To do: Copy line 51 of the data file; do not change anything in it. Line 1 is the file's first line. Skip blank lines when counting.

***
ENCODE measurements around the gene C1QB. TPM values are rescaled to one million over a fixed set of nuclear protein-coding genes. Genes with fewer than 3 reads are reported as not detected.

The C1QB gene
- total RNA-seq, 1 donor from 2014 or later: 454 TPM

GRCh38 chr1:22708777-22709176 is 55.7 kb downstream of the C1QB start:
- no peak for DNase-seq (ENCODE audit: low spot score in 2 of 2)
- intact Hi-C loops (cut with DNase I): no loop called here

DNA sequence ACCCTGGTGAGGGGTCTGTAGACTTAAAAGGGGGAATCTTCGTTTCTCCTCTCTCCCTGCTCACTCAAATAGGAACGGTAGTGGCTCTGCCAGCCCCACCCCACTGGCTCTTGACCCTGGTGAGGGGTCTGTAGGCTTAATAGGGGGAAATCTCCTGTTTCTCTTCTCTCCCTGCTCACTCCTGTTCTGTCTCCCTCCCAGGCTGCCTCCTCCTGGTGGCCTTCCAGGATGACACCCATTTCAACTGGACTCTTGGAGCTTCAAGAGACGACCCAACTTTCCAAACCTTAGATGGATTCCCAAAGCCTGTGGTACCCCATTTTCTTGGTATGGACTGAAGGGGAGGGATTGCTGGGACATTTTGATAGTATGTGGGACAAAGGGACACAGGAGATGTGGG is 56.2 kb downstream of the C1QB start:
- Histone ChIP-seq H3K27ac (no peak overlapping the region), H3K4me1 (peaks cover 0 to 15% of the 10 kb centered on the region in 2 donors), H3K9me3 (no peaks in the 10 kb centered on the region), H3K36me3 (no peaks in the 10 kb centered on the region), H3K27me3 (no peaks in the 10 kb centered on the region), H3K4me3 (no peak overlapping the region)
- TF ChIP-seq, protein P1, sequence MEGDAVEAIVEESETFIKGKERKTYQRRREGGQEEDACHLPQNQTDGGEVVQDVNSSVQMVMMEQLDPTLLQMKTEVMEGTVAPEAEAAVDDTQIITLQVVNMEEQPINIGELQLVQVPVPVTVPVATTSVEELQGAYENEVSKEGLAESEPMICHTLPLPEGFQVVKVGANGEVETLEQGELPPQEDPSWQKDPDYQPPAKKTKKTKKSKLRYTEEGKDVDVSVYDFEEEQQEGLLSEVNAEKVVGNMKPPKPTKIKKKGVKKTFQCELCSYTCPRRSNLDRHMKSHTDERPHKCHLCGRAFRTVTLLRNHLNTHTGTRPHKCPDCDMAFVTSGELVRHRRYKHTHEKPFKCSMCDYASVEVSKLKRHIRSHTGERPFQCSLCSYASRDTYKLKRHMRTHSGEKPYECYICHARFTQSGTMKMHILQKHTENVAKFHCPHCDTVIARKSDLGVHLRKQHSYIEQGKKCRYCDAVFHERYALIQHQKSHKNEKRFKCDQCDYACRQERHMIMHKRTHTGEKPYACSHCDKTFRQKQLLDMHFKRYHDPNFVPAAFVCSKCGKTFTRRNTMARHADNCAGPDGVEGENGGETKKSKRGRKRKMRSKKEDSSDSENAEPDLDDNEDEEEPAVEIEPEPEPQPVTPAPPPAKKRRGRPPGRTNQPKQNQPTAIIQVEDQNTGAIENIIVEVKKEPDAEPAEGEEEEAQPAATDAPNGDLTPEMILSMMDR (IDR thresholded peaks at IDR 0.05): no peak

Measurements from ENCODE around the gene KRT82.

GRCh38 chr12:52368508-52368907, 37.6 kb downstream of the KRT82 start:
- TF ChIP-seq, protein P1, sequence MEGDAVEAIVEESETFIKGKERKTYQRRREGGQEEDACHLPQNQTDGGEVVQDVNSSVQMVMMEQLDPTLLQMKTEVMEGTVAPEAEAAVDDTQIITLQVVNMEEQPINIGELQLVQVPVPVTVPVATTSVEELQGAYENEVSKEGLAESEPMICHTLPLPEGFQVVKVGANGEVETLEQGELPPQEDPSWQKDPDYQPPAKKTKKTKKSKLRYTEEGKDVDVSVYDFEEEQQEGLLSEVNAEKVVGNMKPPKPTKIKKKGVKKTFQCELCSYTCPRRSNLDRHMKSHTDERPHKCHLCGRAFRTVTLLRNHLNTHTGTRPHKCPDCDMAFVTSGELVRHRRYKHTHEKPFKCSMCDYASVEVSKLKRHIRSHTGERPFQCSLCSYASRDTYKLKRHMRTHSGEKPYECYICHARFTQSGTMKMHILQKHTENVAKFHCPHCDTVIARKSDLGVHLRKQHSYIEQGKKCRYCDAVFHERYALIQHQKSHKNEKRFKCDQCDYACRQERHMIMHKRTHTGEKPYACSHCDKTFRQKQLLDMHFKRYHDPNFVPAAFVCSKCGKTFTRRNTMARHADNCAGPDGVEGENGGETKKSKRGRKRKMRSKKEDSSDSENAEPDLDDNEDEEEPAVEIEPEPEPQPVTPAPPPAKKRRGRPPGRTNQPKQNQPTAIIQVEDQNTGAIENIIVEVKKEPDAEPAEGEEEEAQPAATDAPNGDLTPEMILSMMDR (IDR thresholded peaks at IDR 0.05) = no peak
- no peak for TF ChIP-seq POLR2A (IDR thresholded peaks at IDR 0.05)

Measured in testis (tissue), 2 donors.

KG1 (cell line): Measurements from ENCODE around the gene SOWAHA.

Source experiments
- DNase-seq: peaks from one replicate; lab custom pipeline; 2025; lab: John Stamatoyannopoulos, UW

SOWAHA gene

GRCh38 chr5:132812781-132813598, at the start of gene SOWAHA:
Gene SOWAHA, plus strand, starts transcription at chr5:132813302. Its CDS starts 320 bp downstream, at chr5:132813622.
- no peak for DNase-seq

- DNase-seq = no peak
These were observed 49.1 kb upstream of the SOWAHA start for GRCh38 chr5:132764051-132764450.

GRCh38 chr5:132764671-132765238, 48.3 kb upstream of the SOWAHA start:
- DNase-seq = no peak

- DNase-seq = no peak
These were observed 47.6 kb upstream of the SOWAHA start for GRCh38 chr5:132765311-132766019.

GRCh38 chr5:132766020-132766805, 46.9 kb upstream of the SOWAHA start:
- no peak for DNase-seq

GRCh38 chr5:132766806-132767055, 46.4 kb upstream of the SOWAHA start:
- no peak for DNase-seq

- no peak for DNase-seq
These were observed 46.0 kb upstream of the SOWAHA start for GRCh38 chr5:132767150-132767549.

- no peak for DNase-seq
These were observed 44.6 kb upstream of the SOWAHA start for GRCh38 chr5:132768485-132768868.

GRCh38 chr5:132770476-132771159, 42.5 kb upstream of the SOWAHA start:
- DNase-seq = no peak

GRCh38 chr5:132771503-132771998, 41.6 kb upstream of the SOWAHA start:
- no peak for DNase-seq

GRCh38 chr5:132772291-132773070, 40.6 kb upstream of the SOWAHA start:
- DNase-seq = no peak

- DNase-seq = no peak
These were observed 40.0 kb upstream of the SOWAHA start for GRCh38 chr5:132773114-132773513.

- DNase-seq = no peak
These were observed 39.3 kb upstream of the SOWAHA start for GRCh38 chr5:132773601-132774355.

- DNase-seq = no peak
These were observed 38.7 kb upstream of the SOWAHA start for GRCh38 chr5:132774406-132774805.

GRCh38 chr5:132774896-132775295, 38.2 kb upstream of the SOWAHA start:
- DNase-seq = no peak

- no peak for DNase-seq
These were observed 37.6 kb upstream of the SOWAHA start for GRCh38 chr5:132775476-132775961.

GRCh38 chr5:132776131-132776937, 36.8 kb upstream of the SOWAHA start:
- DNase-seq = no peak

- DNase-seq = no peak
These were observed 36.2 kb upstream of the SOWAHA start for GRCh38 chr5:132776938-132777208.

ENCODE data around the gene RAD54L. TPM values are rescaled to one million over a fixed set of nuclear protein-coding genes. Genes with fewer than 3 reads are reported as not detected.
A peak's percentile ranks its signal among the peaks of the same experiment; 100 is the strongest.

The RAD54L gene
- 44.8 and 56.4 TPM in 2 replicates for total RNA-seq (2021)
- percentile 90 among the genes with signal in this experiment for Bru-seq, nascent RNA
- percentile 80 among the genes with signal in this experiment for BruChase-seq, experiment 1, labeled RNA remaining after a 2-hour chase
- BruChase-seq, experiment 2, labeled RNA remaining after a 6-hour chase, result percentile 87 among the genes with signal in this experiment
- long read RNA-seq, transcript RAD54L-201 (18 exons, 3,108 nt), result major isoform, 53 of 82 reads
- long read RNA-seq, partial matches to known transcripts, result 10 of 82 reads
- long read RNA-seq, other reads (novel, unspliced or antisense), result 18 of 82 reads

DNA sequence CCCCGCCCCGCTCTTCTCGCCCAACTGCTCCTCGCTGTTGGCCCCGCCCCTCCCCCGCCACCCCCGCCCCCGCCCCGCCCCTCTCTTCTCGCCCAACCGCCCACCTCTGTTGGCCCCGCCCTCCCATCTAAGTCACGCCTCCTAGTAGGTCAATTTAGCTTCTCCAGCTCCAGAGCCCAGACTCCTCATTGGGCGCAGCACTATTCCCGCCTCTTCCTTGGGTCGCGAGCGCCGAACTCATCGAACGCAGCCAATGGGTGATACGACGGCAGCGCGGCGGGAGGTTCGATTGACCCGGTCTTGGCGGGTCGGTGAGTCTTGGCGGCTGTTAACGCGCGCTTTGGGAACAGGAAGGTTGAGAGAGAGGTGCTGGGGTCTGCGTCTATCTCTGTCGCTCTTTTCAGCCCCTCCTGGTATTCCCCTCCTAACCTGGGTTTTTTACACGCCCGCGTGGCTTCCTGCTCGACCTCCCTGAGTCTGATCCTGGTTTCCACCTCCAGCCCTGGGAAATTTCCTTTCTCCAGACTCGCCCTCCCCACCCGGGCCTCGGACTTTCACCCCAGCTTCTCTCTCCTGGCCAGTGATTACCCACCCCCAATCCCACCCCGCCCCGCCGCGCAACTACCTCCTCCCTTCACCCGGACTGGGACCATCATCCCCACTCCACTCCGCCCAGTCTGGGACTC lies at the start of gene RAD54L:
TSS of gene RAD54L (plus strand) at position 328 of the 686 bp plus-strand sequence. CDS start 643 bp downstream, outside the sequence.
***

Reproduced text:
These were observed 37.6 kb upstream of the SOWAHA start for GRCh38 chr5:132775476-132775961.